Author(s): J. Carey Jackson, MD, MA, MPH

Date Authored: March 1, 2013

People waving from inside an airport as an airplane taxis
Photo by Jorge Díaz (cc license).

Those of us who provide medical care for immigrants and refugees are familiar with their inevitable decision to return home for a visit. For many this is a momentous return. They left in terror, to return in safety for a long-imagined reunion. Now years have passed, many friends and family members have died, others have grown up, or grown old, and there are new family members to meet. I have had patients who returned home to Laos, Cambodia, or China for the first time after decades in exile. The excitement of return is overwhelming; to honor the dead, to see childhood landscapes one last time, to eat foods they have missed for years, to sit with a dying sibling in their illness.

The exposures many risk upon return are sometimes minimized. Patients may shrug and say they lived there for years and not realize that now 20 years later they have congestive heart failure, breast cancer, and diabetes, and are elderly and cannot tolerate the insults to their immune system they might have weathered in their youth. In addition whatever residual immunity they had to endemic pathogens has waned in the intervening years. Others will want whatever treatment they can get but not realize the expenses may not be covered by Medicaid or their insurance.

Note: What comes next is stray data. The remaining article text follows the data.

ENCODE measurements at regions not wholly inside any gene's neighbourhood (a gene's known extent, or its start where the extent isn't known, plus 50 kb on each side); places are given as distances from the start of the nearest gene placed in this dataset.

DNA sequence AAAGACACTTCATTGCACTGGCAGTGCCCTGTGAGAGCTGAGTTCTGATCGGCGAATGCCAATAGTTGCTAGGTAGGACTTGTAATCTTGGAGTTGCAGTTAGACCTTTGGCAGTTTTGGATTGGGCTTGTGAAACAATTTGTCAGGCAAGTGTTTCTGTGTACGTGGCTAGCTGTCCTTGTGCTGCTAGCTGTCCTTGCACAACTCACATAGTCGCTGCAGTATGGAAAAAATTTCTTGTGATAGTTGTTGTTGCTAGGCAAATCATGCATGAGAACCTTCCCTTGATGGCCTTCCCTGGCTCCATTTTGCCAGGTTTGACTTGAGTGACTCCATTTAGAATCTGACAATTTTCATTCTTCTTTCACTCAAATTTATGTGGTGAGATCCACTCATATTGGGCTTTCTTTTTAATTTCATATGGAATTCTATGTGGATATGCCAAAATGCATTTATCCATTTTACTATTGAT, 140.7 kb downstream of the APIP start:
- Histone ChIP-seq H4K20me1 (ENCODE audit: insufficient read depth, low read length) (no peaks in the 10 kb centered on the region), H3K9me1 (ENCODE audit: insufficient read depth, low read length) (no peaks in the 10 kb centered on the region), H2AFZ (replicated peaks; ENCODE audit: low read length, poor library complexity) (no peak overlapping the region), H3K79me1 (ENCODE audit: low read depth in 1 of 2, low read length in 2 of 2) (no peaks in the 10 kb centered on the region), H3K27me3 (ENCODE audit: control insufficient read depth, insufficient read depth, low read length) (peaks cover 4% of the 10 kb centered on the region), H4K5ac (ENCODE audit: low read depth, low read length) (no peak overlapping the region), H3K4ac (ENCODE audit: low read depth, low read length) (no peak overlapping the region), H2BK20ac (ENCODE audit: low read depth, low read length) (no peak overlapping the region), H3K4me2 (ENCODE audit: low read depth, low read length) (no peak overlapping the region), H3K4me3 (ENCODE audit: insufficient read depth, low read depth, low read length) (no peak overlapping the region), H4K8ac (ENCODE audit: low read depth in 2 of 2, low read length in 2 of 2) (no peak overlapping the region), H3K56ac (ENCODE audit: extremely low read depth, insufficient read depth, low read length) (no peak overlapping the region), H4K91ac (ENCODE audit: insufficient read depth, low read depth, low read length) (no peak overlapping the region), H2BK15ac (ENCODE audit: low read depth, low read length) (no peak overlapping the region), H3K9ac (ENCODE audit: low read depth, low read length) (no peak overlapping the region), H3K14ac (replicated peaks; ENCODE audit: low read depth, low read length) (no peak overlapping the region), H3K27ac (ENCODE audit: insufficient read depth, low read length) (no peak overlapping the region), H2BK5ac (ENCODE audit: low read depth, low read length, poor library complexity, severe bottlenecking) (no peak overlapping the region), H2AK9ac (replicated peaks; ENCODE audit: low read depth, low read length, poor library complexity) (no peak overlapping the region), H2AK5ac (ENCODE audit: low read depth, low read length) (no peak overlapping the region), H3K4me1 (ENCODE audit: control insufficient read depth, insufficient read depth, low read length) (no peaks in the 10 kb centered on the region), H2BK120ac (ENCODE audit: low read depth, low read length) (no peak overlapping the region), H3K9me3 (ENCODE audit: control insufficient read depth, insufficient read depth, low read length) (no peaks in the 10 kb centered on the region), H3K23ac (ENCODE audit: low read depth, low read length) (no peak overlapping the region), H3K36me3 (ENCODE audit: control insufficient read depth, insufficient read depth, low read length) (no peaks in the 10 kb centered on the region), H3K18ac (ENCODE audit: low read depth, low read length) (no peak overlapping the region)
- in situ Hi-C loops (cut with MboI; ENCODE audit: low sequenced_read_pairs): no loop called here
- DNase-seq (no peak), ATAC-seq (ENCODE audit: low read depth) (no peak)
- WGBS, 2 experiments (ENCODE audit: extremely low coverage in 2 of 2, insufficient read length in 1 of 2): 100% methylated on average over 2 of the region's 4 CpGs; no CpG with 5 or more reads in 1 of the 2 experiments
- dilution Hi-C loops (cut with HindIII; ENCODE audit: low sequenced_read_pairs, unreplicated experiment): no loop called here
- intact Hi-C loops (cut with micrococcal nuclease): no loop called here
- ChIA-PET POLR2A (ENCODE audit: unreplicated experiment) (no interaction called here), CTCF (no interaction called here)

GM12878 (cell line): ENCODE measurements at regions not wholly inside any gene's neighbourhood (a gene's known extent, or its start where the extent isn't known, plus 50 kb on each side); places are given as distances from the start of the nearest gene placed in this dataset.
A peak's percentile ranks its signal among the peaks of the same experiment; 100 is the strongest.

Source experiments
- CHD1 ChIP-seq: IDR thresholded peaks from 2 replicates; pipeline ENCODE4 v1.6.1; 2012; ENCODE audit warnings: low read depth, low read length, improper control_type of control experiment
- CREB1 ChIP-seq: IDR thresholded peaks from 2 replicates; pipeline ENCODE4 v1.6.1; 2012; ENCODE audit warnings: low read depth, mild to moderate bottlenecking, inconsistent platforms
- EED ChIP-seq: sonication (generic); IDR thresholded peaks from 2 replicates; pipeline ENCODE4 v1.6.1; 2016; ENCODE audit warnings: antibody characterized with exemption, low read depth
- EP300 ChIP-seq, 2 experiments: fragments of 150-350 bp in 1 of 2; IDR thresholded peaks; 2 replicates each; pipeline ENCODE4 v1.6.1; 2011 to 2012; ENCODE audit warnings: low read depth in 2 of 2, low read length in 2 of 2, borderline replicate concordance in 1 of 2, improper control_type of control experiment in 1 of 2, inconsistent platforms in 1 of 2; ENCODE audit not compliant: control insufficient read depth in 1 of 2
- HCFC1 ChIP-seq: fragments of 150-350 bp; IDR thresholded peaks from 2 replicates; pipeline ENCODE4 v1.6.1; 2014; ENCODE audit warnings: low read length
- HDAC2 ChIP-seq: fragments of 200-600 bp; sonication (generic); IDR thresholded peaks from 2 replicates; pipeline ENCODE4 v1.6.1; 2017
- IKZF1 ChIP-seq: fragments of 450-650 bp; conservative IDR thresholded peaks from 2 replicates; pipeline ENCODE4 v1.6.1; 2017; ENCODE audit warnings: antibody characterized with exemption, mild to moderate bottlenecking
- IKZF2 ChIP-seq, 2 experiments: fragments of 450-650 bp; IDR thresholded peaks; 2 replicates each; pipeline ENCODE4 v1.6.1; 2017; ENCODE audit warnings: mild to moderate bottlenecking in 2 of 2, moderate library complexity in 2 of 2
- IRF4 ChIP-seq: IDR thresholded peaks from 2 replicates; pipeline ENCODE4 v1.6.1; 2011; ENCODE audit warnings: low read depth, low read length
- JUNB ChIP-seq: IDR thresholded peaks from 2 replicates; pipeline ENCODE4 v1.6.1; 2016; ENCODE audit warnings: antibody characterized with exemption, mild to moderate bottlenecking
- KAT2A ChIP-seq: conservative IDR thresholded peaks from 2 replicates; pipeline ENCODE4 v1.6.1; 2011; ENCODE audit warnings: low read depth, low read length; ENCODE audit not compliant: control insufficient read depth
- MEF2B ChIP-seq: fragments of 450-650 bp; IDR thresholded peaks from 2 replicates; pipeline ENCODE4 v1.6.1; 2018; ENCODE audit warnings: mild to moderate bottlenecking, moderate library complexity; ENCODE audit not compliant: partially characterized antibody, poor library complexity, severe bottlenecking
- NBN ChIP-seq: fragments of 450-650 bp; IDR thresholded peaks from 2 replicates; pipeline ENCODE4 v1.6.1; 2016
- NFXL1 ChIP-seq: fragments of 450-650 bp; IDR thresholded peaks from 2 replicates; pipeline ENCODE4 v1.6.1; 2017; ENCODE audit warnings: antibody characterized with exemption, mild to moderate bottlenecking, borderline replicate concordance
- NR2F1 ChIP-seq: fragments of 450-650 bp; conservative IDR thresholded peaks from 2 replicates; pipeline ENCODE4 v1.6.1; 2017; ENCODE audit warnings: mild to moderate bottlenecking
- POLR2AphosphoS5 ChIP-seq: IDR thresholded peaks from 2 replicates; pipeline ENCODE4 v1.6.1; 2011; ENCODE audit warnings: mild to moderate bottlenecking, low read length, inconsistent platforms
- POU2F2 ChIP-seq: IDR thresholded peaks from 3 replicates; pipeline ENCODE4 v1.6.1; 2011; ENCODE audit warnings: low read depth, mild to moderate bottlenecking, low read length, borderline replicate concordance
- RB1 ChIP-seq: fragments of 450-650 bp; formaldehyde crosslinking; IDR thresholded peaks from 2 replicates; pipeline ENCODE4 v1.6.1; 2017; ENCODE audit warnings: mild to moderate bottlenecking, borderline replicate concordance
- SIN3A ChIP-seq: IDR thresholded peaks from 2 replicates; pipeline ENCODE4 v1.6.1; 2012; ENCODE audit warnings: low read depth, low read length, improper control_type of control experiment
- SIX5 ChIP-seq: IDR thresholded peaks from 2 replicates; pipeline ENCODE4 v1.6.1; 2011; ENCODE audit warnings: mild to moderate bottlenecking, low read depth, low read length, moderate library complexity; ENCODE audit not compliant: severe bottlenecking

Public Health – Seattle & King County (PHSKC) provides useful tips as you discuss issues with traveling patients. These tips (see below) are based on the CDC’s Health information for international travel including detailed guidelines on pre-travel counseling specifically for persons visiting friends and relatives (VFRs).  The decisions to immunize, prophylax, or treat when symptoms arise are a careful calculation based on the duration of the trip, geographic areas and the seasonal prevalence of disease, the urban, rural, or sylvan settings to be visited, and the condition and co-morbidities of the traveler. I would add a few caveats to the guidelines to discuss during the conversation with patients.

  1. Calculate the duration of the trip and the actual percentage of time exposure to mosquito vectors of dengue and malaria may occur. This is where a decision to treat symptoms as they arise vs. take malaria prophylaxis will be decided. The risk of side-effects from mefloquin, or even doxycycline are not insignificant and have to be weighed.
  2. Many devout and / or elderly patients are engaged in religious pilgrimages. I recently had several patients undertake a pilgrimage to the key sites of the Buddha’s life: birth, enlightenment, and death. Trips to Saudi Arabia for the Haj, or to Holy sites in Ethiopia are also familiar. At these times there may be special considerations around crowding and the need for meningococcal vaccine as for the Haj, or for Yellow Fever if the trip itinerary includes a country where the disease is endemic.
  3. Unlike tourism which is usually a month or less, a trip home after years away may take 3-6 months.  In these cases patients with chronic illnesses may decompensate if they do not plan a means to assure they have a steady supply of their chronic medications. This needs to be addressed and arranged in advance.